I can understand the appeal of the red-hot Kerry Washington or the stellar Michelle Dockery. But neither of these women is bringing it to the table the same way that Maslany is. We are talking about a woman who plays about seven different characters within the span of an hour – sometimes simultaneously!
As a Critic’s Choice winner and with the amount of backlash her omission sparked last year, I really expected to see her make it into the race… which makes it all the more crushing that the Emmys have again failed to invite her to the party.
I know that the Emmys have always been pretty adverse to showing sci-fi or genre shows any love (Lost remains the only genre/sci-fi show to ever win Best Drama, and it really had to downplay its eccentricities to stand a chance). But Maslany is undeniable in this role. I would boldly say that she rivals McConaughey and Cranston as the single best performer on television.
3. No Merritt? – The Supporting Actress Comedy category feels like a bit of a wildcard. Last year’s shock winner, Merritt Wever, was benched this year. Her completely perplexing speech (where she basically just took the trophy and said “I gotta go” before running for the hills) likely rubbed the voters the wrong way. I don’t think anyone is clamoring to see Wever take a return trip up to the podium, but her name being left off of the list is still confusing.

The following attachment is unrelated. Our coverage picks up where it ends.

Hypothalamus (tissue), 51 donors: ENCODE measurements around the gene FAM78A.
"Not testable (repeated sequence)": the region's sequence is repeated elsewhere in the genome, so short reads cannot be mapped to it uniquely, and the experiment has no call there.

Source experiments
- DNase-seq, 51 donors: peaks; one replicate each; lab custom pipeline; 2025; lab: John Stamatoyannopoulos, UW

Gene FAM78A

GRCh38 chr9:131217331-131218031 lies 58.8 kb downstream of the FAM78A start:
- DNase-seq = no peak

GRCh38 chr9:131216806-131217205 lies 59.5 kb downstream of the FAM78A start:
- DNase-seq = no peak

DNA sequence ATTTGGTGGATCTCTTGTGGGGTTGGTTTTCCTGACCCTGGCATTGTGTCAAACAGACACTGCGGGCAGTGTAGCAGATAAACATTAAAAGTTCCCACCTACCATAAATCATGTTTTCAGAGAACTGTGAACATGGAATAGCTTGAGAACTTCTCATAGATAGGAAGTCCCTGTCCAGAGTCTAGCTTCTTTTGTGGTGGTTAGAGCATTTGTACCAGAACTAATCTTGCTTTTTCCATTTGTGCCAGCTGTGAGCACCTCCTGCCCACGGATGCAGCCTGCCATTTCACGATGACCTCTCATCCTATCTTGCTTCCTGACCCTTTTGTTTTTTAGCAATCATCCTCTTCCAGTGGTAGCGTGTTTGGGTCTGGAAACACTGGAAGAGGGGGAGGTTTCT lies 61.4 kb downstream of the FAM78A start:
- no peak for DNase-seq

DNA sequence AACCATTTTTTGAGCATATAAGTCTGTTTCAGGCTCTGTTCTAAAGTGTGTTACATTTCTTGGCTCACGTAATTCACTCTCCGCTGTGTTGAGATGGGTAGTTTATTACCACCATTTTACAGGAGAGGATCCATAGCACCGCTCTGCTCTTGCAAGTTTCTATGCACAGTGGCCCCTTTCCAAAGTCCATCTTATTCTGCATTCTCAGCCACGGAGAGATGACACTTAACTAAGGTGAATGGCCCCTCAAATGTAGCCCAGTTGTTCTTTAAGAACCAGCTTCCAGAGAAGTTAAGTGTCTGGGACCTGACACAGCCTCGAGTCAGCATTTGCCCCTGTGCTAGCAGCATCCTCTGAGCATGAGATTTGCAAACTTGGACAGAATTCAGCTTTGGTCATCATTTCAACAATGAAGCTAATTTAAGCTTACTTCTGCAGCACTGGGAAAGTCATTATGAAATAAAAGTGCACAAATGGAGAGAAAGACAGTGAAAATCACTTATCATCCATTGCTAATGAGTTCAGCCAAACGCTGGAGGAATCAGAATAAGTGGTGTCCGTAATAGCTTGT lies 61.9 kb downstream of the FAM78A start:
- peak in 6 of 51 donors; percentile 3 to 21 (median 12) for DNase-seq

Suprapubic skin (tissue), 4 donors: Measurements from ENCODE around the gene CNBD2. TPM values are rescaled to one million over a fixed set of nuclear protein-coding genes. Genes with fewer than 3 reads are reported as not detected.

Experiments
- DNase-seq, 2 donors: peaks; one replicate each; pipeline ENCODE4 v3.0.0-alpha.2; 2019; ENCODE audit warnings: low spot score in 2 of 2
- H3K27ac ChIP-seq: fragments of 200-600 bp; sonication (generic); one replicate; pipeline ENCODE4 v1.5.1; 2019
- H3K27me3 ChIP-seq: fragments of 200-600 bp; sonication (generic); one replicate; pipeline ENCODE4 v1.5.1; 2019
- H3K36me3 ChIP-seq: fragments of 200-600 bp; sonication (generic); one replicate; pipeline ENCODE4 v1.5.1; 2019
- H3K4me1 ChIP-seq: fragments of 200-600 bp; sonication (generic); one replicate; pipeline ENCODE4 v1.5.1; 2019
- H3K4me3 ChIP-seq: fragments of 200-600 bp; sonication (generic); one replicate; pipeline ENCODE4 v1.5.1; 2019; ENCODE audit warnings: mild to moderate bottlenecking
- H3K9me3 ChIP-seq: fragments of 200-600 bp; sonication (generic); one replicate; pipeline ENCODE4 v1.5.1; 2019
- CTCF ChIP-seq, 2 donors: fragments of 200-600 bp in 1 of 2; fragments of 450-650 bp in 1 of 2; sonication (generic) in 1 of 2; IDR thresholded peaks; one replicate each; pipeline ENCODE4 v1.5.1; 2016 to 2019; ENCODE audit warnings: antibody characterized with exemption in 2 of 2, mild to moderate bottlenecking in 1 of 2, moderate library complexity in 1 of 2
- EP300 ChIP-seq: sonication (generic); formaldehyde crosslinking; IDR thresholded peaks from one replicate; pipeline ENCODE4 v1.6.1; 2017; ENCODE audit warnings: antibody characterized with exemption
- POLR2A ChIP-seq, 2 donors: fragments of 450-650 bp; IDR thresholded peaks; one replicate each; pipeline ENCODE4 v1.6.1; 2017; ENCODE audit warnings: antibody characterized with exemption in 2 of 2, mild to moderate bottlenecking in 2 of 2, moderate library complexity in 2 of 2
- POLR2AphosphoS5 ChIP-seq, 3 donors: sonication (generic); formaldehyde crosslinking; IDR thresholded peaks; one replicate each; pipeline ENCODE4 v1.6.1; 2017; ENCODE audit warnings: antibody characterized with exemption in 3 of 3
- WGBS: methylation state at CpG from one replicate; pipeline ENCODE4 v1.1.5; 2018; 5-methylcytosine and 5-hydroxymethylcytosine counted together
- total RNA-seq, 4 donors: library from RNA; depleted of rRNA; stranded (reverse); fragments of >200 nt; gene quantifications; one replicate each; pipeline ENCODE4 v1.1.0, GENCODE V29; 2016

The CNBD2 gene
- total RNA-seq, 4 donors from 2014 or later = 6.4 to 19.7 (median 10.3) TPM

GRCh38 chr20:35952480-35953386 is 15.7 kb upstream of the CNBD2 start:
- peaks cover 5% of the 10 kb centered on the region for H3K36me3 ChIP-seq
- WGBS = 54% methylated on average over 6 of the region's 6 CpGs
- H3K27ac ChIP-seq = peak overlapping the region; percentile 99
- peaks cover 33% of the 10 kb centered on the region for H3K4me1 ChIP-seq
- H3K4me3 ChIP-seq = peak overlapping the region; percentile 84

2. Left Field Nominees – As mentioned earlier, there are very few precursors for the Emmys: only the Golden Globes, which air half a year before Emmy nominations are announced. So it’s hard to get a good understanding of who is on the shortlist. Thus, unlike the Oscars, we usually see some names that nobody sees coming.
Chief among them this year, we have Ricky Gervais for his role on Derek, and Fred Armisen for Portlandia (though could someone explain to me how he’s a supporting actor on a show with literally two characters?).
Neither of them is expected to win, but stranger things have happened. Remember that the Emmys handed Jon Cryer two wins (followed by subsequent snubs) – and just last year produced numerous shockers by awarding Merritt Wever, Tony Hale, Bobby Cannavale and Jeff Daniels. I’ll bet nobody took any of them in their office pool.